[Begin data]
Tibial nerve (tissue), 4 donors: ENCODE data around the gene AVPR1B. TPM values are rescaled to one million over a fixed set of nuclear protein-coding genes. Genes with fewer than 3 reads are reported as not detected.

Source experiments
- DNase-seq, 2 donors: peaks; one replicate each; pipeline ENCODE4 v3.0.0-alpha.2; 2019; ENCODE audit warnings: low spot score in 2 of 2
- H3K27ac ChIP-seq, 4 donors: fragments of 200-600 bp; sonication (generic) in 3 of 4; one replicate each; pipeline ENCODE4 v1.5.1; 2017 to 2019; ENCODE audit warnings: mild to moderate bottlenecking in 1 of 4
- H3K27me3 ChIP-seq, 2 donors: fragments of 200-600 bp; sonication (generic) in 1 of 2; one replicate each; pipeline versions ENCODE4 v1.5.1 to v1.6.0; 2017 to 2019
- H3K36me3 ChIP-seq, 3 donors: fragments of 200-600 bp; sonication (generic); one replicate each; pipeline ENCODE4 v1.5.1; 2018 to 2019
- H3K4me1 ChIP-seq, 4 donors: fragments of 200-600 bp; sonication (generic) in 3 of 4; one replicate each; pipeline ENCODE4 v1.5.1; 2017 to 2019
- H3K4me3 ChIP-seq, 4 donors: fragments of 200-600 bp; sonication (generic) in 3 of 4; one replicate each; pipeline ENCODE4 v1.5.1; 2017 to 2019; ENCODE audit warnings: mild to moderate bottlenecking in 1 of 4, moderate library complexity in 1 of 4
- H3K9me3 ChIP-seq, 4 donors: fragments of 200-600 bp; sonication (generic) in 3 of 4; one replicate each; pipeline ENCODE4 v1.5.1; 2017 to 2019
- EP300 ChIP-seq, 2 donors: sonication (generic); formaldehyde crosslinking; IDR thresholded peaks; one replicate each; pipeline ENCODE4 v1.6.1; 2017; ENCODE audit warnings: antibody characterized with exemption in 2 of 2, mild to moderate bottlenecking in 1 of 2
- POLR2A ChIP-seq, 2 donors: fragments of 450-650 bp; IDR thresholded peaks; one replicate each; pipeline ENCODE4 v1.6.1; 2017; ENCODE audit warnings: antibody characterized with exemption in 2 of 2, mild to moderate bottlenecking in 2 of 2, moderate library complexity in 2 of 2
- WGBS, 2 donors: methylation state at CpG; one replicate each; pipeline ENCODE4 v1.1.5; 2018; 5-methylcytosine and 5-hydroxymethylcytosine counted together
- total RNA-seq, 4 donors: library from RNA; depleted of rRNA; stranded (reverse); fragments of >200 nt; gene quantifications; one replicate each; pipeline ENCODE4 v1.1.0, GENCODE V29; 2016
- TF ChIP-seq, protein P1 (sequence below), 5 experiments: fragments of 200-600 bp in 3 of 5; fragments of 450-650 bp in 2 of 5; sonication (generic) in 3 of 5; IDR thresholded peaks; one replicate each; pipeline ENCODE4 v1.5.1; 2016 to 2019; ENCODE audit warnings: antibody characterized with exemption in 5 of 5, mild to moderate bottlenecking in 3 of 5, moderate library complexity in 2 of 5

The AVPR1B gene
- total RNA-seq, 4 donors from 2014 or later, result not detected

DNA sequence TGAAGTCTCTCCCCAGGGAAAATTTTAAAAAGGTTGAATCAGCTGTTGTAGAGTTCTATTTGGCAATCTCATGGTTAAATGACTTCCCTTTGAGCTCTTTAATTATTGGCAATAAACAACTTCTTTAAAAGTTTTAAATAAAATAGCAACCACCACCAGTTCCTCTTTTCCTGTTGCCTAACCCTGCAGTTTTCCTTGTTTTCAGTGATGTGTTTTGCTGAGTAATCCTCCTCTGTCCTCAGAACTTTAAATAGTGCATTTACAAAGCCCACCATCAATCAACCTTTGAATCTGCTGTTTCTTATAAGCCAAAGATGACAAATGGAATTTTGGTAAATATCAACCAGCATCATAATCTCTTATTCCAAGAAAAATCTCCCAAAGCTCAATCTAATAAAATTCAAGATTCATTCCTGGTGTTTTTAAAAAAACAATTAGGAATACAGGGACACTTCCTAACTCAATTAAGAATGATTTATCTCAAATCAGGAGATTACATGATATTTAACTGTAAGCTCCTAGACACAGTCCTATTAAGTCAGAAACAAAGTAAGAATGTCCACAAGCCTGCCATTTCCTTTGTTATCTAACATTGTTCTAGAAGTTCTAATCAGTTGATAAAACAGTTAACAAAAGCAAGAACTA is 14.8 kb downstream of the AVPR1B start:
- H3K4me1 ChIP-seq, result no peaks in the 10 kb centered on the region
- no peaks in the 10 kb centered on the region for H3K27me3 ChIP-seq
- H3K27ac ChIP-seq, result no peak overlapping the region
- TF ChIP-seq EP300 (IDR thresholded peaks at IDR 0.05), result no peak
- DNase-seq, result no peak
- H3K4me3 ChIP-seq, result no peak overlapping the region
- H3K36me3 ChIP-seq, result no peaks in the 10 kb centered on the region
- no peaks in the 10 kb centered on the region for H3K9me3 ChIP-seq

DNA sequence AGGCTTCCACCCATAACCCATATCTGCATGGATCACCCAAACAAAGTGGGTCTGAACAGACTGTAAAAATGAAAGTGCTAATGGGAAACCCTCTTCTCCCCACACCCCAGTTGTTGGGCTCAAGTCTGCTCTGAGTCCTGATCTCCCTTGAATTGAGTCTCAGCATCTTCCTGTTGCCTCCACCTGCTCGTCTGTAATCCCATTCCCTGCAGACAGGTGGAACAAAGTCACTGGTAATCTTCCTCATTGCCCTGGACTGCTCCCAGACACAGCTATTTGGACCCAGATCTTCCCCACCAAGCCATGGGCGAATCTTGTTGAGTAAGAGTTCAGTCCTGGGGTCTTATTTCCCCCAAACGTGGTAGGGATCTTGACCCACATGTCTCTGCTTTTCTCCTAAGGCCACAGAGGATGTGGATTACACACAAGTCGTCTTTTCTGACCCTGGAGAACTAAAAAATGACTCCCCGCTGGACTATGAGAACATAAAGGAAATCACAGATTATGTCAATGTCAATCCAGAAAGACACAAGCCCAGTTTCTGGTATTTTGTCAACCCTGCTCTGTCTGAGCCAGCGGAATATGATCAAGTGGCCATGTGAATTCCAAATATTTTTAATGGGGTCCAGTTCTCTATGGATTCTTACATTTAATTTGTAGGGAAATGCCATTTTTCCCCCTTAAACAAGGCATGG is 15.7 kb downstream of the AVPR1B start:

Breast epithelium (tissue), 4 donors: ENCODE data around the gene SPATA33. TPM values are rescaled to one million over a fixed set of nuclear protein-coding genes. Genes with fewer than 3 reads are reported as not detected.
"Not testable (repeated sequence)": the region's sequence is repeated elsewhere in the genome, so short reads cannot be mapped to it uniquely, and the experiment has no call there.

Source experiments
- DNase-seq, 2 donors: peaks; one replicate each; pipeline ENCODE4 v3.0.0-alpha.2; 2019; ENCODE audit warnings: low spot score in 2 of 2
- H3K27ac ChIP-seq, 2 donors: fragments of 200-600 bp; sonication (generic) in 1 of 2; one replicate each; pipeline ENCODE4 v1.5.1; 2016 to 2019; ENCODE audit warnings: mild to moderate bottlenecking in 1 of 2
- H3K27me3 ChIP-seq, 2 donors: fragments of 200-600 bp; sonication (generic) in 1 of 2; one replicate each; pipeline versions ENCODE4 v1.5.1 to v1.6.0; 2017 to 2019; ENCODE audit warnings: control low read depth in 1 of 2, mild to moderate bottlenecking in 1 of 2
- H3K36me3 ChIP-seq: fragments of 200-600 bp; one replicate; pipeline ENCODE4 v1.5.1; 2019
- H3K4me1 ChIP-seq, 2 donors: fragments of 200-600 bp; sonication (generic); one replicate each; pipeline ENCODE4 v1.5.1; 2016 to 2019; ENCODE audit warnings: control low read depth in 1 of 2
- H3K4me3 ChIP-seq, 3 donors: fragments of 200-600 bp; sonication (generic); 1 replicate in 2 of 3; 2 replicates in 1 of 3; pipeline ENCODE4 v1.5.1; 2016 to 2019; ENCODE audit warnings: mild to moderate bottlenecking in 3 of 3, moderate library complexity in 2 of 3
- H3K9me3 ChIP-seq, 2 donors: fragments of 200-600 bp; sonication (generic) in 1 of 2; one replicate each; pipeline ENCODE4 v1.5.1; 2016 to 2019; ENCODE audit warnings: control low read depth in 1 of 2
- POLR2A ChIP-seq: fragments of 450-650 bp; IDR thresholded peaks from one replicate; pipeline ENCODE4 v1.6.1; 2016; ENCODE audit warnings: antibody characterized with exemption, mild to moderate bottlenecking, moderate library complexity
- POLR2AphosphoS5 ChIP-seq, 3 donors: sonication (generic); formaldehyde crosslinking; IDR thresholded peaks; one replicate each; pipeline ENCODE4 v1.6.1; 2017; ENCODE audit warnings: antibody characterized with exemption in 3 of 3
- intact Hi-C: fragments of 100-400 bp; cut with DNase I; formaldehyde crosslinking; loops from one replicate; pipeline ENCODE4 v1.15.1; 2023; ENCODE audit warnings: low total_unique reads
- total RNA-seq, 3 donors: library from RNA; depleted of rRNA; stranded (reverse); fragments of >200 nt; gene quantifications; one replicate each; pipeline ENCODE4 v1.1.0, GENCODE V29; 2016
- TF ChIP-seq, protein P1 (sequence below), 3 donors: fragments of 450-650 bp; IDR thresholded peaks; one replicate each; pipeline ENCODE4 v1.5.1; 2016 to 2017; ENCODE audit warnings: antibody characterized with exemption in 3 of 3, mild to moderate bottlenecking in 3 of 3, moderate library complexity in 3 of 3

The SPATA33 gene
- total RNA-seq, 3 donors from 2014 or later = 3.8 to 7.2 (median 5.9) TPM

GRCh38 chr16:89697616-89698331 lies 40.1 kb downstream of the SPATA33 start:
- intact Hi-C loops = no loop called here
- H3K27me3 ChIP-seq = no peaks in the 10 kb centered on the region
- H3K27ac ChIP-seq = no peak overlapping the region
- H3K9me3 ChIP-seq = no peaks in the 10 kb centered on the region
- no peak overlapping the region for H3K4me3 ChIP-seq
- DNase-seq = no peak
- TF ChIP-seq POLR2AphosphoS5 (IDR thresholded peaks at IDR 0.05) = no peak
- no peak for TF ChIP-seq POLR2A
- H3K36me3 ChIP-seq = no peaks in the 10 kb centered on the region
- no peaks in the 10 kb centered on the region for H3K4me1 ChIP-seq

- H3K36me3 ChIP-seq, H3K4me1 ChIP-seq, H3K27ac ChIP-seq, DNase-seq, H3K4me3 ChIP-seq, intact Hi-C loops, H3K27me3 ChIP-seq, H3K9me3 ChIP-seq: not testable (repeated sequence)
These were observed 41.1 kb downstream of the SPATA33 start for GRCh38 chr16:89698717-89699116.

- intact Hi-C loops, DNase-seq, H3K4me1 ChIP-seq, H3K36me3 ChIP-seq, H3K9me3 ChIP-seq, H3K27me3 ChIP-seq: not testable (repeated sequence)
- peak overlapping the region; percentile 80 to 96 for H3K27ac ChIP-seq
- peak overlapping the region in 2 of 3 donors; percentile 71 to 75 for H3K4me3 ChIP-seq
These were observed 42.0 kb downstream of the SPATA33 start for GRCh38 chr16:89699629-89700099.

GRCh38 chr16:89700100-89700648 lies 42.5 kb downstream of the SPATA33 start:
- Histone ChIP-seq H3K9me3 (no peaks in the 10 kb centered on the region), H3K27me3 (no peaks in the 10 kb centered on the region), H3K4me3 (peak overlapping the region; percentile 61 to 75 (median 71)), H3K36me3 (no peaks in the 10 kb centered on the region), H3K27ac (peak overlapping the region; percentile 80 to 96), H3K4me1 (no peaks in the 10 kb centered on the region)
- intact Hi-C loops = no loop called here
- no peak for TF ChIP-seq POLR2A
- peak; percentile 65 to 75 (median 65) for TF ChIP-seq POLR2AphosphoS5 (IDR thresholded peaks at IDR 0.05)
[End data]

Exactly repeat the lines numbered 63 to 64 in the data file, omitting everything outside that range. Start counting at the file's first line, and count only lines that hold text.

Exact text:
- intact Hi-C loops = no loop called here
- no peak for TF ChIP-seq POLR2A